We have UAB's two spinmeisters making public statements that my termination had nothing to do with blogging or politics.
Do Dale Turnbough and Gary Mans know what they are talking about?
Well, let's just say we have some evidence that begs to differ with the UAB spin machine.
This evidence comes from Anita Bonasera, director of employee relations at UAB. Bonasera conducted the May 7 meeting at which I was placed on administrative leave (before being fired on May 19).
At the close of the May 7 meeting, Bonasera asked for my employee badge and office key, told me I was not to report to work until further notice, and that I would not be allowed to return to my desk to gather my personal belongings. You might say I now know what it is like to be treated like a criminal. (By the way, more than two months later, UAB still has a number of my personal belongings--even though I have repeatedly asked for their return.)
Since that May 7 meeting, a UAB employee grievance committee has found that I never should have been terminated. I sat through the entire grievance hearing, and saw that not one shred of documentation was presented to support my termination, the administrative leave, or any other form of discipline.
In short, UAB's own committee found that the university screwed up royally. But I'm still waiting for an apology from Bonasera for seeing to it that I was treated like a criminal. I'm also still waiting to be reinstated to the job I never should have had stolen from me--and to have my personnel file cleared of bogus written warnings that never should have been there.
So far, UAB Human Resources Director Cheryl Locke has insisted that I can only return to UAB with two written warnings in my file and if I accept a position other than the one I used to hold. I've refused those conditions for reasons I cited here, so I expect to receive written notice in the mail any day that Locke is going to uphold a termination that her own committee found was wrongful.
But let's return to the subject of Bonasera. Before making sure I was treated like a criminal, she told me that I could file a written response to the administrative leave letter from my supervisor, Pam Powell. (The same Pam Powell against whom I had a pending grievance at the time I was placed on leave. UAB policy says an employee cannot be penalized for filing a grievance. But I was fired after filing a grievance. Policy, schmolicy.)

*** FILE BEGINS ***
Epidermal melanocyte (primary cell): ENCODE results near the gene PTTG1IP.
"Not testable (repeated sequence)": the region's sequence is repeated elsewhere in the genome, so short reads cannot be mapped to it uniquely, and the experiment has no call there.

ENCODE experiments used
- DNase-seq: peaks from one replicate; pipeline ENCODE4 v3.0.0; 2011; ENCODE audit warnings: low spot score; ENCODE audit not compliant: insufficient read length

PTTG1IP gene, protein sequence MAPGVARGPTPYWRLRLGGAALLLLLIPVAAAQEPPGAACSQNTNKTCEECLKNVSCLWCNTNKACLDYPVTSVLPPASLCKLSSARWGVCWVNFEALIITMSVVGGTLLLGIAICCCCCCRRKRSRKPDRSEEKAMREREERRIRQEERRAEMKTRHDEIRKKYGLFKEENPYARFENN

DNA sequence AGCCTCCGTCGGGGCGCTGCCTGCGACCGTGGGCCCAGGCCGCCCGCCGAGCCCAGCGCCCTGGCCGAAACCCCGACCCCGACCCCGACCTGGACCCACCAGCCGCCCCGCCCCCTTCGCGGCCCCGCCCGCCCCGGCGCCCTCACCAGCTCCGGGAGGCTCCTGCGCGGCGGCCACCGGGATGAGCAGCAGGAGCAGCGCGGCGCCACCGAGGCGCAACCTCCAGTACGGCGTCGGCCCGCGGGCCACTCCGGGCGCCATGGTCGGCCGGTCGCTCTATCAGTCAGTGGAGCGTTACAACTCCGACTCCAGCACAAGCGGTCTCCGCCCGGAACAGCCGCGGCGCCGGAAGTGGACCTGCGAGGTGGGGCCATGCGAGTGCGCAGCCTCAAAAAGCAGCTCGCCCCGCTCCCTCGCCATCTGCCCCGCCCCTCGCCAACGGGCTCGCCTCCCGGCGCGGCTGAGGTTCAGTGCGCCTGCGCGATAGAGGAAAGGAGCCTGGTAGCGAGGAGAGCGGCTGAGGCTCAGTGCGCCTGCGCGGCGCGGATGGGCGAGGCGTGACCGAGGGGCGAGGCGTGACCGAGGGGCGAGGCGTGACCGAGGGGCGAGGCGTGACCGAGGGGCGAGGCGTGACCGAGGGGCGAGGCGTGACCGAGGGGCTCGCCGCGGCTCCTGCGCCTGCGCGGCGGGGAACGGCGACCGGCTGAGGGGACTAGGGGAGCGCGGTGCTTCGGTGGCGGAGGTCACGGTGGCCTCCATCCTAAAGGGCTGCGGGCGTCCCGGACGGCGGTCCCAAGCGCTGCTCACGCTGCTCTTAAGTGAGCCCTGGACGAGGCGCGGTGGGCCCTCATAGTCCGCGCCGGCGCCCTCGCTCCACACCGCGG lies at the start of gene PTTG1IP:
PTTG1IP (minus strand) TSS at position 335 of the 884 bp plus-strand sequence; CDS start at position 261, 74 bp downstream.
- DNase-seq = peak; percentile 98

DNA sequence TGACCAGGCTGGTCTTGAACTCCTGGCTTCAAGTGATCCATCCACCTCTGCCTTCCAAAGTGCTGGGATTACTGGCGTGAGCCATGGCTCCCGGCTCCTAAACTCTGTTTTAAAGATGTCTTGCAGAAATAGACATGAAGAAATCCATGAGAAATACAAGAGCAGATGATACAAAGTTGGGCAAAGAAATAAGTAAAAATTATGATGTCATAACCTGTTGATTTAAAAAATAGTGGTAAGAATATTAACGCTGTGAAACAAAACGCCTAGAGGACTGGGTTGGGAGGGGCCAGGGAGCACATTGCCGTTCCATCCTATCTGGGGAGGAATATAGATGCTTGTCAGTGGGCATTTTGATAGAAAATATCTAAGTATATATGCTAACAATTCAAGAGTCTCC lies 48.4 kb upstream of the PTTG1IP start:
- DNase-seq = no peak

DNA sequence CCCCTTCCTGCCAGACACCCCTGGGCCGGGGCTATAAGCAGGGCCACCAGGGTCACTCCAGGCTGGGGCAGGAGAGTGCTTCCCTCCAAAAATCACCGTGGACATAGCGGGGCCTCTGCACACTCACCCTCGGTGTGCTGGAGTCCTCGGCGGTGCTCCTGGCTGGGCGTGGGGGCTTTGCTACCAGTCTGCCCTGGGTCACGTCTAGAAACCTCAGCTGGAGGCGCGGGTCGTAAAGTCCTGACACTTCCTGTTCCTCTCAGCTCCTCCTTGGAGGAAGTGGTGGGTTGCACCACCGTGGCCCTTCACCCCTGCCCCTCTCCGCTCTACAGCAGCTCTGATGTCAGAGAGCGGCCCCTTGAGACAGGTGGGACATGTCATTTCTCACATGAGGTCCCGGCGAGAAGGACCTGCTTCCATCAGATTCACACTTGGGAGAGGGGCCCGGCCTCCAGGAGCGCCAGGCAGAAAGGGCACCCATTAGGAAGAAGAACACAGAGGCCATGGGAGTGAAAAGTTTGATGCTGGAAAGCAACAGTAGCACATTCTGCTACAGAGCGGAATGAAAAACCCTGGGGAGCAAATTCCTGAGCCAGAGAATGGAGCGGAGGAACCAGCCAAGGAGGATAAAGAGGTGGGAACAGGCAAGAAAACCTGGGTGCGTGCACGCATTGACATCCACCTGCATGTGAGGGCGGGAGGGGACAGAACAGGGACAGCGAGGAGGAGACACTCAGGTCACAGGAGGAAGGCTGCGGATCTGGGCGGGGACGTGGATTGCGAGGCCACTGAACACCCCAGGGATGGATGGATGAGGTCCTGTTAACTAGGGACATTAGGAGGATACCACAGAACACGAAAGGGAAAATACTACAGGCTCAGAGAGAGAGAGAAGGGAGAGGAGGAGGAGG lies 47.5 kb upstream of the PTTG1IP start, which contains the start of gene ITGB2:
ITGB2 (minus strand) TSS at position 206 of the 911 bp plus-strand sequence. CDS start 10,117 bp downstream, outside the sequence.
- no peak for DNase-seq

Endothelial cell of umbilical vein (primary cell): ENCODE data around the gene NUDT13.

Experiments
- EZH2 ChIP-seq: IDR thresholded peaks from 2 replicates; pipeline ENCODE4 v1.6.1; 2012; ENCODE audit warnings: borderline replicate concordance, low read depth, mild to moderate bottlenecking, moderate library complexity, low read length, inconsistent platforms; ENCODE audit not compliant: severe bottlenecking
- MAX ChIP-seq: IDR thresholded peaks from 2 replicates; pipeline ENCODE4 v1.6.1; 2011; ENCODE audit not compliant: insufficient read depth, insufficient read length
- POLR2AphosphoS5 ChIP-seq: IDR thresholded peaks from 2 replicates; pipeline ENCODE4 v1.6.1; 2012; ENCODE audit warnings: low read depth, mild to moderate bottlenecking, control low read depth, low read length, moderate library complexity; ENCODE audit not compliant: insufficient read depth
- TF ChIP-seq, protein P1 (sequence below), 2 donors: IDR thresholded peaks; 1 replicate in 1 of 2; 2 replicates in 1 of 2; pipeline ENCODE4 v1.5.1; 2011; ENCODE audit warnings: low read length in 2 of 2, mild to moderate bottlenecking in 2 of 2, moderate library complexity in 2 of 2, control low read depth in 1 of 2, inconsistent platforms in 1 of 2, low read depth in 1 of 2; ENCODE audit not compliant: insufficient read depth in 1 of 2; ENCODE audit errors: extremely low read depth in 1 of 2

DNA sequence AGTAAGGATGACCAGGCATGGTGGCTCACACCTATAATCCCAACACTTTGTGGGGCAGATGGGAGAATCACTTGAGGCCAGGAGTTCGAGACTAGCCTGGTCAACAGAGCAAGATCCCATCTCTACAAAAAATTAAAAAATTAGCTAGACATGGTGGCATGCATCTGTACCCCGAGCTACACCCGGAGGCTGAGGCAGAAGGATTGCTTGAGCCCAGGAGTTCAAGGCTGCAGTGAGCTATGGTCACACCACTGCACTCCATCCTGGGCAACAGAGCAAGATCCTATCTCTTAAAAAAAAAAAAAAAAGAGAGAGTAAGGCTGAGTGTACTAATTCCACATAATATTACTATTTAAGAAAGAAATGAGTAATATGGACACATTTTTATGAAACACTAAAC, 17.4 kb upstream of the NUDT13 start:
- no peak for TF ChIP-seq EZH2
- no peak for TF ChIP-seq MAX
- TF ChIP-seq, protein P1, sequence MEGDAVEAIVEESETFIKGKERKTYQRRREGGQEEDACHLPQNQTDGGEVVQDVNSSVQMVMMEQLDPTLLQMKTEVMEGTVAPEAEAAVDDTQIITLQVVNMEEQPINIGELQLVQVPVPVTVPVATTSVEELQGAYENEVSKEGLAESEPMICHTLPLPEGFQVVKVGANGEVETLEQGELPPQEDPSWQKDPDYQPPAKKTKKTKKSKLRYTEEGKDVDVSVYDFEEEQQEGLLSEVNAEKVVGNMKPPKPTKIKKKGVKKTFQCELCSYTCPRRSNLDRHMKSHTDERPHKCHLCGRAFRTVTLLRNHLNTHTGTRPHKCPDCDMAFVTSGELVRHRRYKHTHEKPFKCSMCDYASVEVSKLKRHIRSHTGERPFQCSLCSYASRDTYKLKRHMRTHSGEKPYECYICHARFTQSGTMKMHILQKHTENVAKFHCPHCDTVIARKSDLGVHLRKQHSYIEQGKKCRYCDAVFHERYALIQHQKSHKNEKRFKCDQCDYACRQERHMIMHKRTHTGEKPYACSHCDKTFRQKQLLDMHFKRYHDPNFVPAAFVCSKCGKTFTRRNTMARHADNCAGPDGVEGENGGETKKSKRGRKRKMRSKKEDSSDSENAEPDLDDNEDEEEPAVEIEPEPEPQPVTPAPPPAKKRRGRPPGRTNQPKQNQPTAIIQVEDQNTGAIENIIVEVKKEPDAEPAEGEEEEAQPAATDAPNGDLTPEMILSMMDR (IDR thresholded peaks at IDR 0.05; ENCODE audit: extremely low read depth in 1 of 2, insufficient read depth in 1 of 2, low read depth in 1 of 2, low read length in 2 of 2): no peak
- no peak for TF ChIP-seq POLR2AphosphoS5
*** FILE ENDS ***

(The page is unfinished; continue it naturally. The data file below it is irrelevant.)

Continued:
Powell's letter was so vague, and the issues raised verbally in the meeting had been so off-the-wall, that I needed to call Bonasera to ask her several questions regarding my response.
For one thing, I wanted to ask Bonasera for an extension of time to prepare the response. One of the most baffling charges in the meeting had been that I had engaged in excessive "non-work related activity" (NWR) on my work computer. I had never heard of the term NWR while at UAB and had never seen it defined in UAB policy. Also, I had no idea who made the determination that something was or was not NWR. (Bonasera informed me that Pam Powell made that determination, the same Pam Powell against whom I had a pending grievance. How's that for objectivity?)
For some reason, I thought it might be helpful to explain the nature of my job to Bonasera, to show that what Powell was suddenly calling NWR actually was activity that was part of my job requirements (as outlined numerous times over the years by Powell herself).
I thought it might be helpful to tape record my conversation with Bonasera. After sitting through the administrative-leave meeting, with its Alice in Wonderland qualities, I wanted to make sure I had a record of the charges being leveled against me. Seeing as how UAB had not given me a written description of these charges, I thought I had better get a tape recorded version of them myself. (By the way, it is legal in Alabama to tape record a phone conversation, as long as one party knows about it.)
Following is a roughly three-minute segment of my conversation with Anita Bonasera. It leaves little doubt about what was actually behind the process that led to my termination at UAB. The key statements from Bonasera--regarding the role blogging and Don Siegelman played in the investigation of my computer usage--start at about the 1:50 mark.
You can listen to the audio here:
Audio: UAB and the Cost of Blogging About the Siegelman Case
Do UAB's high-paid PR flacks have a clue about what really happened in my case? Or are they just "expert" liars? Did my termination really have anything to do with work performance? Or was it a political "career assassination," driven by right-wingers who were uncomfortable with the truths presented on this blog?
You make the call.